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At the CE Pro 100 and Commercial Integrator Summits, held November 6-8 in Houston, 10.5% of a small survey group of integrators said Ultra HD was “the most exciting technology you see on the horizon,” reported Julie Jacobson on CEPro.com on November 6.  Nobody mentioned 3D-TV.

Some manufacturers have already thrown their hats in the ring.  The 8-megapixel TV sets currently available from LG and Sony in the North American market have 84-inch screens and will up-convert HD content.  Up-converted content may not have the detail sharpness of native Ultra-HD content, but it is considerable sharper than HD content shown on the same screen.  That’s fortunate, since virtually no Ultra HD media exists in a form consumers can buy.

LG’s set carries an MSRP of $19,999, and can be had on the street for perhaps $3000 less.  Sony’s set is priced $5000 higher.  Both sets use LG Display’s 84-inch panel, so is there really $5000 more content in Sony’s set?  Probably not, and the time is long gone when the Sony brand name justified a price premium.

On November 6, Hisense USA, the U.S. marketing arm of the giant Chinese TV and appliance manufacturer, announced its new XT880 line of Ultra HD TVs.  The approach is different from Sony and LG, with their giant 84-inch screens.  UHD screen sizes from Hisense are 50-, 58-, and 65-inches.

Otherwise, Hisense includes every imaginable bell and whistle.  The models in the line include 3D and Smart TV capabilities, WiFi , a detachable camera that supports facial recognition, gesture control, and services such as Skype calling. The remote control includes a microphone for voice control. The sets include an ARM dual-core microprocessor running Android Ice Cream Sandwich, up-scaling, automatic backlight control, and contrast enhancement.

The members of the XT880 series are not available yet, but you can see them in Booth #7345 at the forthcoming CES, which begins January 8 in Las Vegas. Hisense has not yet announced pricing, but the company presents itself as a supplier of high-tech products at affordable prices, and we can anticipate prices far less than $20,000.  Far less is exactly what’s needed to accelerated sales in the technically exciting Ultra HD segment.

Recently, IHS iSupply forcast that roughly 4000 UHD-TVs will be shipped this year, growing to a bit over 2 million in 2017 – less than 1% of the global LCD-TV market.  Yet, as indicated by the CE Pro 100 survey, there is far more optimism in the industry for UHD-TV than there is for 3D.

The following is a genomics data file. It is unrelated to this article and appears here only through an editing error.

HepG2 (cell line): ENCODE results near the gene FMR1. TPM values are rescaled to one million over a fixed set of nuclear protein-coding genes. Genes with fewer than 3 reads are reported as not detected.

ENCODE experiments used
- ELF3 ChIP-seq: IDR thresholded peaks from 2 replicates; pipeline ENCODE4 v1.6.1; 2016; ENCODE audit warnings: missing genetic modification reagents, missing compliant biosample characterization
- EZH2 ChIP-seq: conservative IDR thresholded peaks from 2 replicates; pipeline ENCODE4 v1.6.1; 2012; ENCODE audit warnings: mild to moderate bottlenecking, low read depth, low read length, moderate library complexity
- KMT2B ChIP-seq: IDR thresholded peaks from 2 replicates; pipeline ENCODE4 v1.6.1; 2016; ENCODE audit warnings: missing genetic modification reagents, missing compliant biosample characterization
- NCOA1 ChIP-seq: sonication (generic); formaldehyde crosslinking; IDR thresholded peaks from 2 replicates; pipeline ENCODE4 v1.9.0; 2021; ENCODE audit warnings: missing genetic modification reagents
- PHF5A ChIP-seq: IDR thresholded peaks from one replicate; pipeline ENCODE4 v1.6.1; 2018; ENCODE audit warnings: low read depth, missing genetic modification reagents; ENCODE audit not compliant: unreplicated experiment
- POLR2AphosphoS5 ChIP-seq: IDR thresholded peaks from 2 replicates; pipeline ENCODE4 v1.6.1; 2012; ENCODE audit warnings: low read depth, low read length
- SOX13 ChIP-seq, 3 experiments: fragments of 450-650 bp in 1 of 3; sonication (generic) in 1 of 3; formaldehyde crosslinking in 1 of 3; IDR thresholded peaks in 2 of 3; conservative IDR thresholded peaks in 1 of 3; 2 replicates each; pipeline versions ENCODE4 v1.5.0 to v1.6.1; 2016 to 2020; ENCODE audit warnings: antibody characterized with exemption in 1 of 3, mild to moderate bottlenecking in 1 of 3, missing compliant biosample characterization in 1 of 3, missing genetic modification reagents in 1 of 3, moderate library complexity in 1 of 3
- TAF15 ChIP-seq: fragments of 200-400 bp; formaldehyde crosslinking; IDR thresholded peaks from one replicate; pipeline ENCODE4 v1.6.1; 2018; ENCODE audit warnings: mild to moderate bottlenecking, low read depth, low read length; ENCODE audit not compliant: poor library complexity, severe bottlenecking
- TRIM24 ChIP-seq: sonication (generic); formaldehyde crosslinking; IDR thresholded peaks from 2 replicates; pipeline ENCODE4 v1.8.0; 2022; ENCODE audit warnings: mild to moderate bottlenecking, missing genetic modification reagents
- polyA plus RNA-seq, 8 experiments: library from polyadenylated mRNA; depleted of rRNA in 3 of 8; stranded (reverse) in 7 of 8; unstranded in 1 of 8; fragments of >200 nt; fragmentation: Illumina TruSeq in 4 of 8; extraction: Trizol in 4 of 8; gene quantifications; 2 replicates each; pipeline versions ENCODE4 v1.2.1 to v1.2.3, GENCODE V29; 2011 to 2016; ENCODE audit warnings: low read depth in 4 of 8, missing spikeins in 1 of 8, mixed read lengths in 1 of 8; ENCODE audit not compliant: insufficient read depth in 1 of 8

The 4K (or Ultra HD) format is already part of the production work flow in cinema production, so content exists now and will continue to grow at a rapid pace.  Roughly 90 films have been distributed digitally in 4K, including the forthcoming The Hobbit, Preco’s Wes Donahue said recently at a New York Chapter meeting of the SMPTE.  But, right now, there is no way to get that content to the consumer in 4K.    Currently, Blu-ray Disc Association (BDA) says it does not have plans to add 4K support to the BRD specification, reported Home Media Magazine’s Chris Tribbey, but there is no technical reason why this could not be done.  On the positive side, the growing market for professional 4K equipment will create the foundation on which consumer products can grow.

It may be that the Chinese approach is exactly what we need to jump-start Ultra HDTV sales.

Ken Werner is Principal of Nutmeg Consultants, specializing in the display industry, display manufacturing, and display technology.  You can reach him at kwerner@nutmegconsultants.com.

Posted by Pete Putman, November 12, 2012 2:48 PM

About Pete Putman

Peter Putman is the president of ROAM Consulting L.L.C. His company provides training, marketing communications, and product testing/development services to manufacturers, dealers, and end-users of displays, display interfaces, and related products.

Pete edits and publishes HDTVexpert.com, a Web blog focused on digital TV, HDTV, and display technologies. He is also a columnist for Pro AV magazine, the leading trade publication for commercial AV systems integrators.